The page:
A word on wording

  • Be friendly and clear. Use clear, short words that everyone can understand. Think about trying to keep a warm, chatty tone (depending on your audience), and use plenty of examples for any tricky concepts – so there is no ambiguity about what you mean.
  • Only one question per item! If you ask 3 things in one question, you don’t know which part of the question the person is answering. Asking ‘Do you feel happy, proud, confident and empowered through your work with Fulfilling Lives?’ in a yes/no question makes it unanswerable. A good rule of thumb is to banish the word ‘and’ from you questions as much as possible, so you can trust the answers you get.
  • Keep an open mind. We often hope answers will be positive, but don’t let this optimism seep into your questions and make them look biased. Rather than asking if things are ‘better’ or ‘worse’ than before, just ask about what changes a person has noticed and see what they say.
  • Make sure you cover all bases. There should always room for people to give an answer you didn’t expect, say they are unsure or surprise you. Sometimes the best answers refer to ideas you hadn’t even considered.

 

Getting it out there and making it useful

  • When the results are in, get together with others who were involved in the survey to think about what to do next, and when. Set deadlines to act on what you’ve found, so it doesn’t fall down the list.
  • Feedback to everyone. Make sure that those who took part know how it went – and any changes you’ve made as a result.
  • Improve your method. Take five minutes to talk about how the survey was carried out and what you would do differently next time. This is important so that what you’ve learned isn’t lost.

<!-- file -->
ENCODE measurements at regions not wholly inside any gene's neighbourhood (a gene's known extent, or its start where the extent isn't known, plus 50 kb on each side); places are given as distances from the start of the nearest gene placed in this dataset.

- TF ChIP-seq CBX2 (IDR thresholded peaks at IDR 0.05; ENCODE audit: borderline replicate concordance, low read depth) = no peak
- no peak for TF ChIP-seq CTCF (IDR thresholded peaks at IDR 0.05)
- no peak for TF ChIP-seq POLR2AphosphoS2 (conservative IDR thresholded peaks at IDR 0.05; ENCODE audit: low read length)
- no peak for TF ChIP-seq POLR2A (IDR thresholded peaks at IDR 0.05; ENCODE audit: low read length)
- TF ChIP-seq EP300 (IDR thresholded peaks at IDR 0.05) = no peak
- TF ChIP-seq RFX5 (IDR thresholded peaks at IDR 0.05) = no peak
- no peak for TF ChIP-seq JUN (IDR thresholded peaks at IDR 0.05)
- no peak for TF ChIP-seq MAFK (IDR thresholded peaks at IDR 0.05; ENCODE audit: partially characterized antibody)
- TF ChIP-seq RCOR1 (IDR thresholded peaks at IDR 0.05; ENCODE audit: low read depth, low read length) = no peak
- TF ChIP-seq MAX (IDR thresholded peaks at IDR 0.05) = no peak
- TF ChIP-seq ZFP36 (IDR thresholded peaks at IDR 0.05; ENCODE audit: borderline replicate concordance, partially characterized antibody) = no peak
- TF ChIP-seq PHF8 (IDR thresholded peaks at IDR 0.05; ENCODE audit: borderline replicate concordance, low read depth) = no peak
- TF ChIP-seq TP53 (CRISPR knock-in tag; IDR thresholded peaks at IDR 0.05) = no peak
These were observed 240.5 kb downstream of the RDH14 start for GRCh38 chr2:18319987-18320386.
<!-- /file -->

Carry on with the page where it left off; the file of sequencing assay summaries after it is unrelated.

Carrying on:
• Share where you can. Think about if there is anyone else who might like to see the anonymised results/report that comes from the work. Data is an important product these days and being open (as long as it’s safe to do so) can improve relationships in the future.

 

It might not always be possible to do everything listed here all the time. However, finding ways to improve your survey work can have real and worthwhile benefits: reaching more people, getting better answers, and saving time by keeping focused. We’ve seen the results of this within our own organisation. As a project focused on learning and research, it’s important that we get the right information for ourselves, and to inform how we change systems. Try putting some of these ideas into your work locally, to banish the rushed survey questions forever!

 

References & further reading

Bryman, A. (2015). Social research methods. Oxford University Press. pp 231-267

Designing a Survey (January 19th, 2018). Retrieved from https://www.sciencebuddies.org/science-fair-projects/references/how-to-design-a-survey

Harrison, Chase. Harvard University Programme on Survey Research: Tip Sheet on Question Wording. (2007, November 17th) Retrieved from https://psr.iq.harvard.edu/files/psr/files/PSRQuestionnaireTipSheet_0.pdf

How to write in plain English. (2018, January 19th). Retrieved from http://www.plainenglish.co.uk/files/howto.pdf

Jha, Gaurav. Eight steps to designing an ideal survey. (2018, January 19th) Retrieved from https://tinyurl.com/y9a9z8nq

Rea, L. M., & Parker, R. A. (2014). Designing and conducting survey research: A comprehensive guide. John Wiley & Sons.

Thomas, G. (2013). How to do your research project: A guide for students in education and applied social sciences. Sage. pp 207-17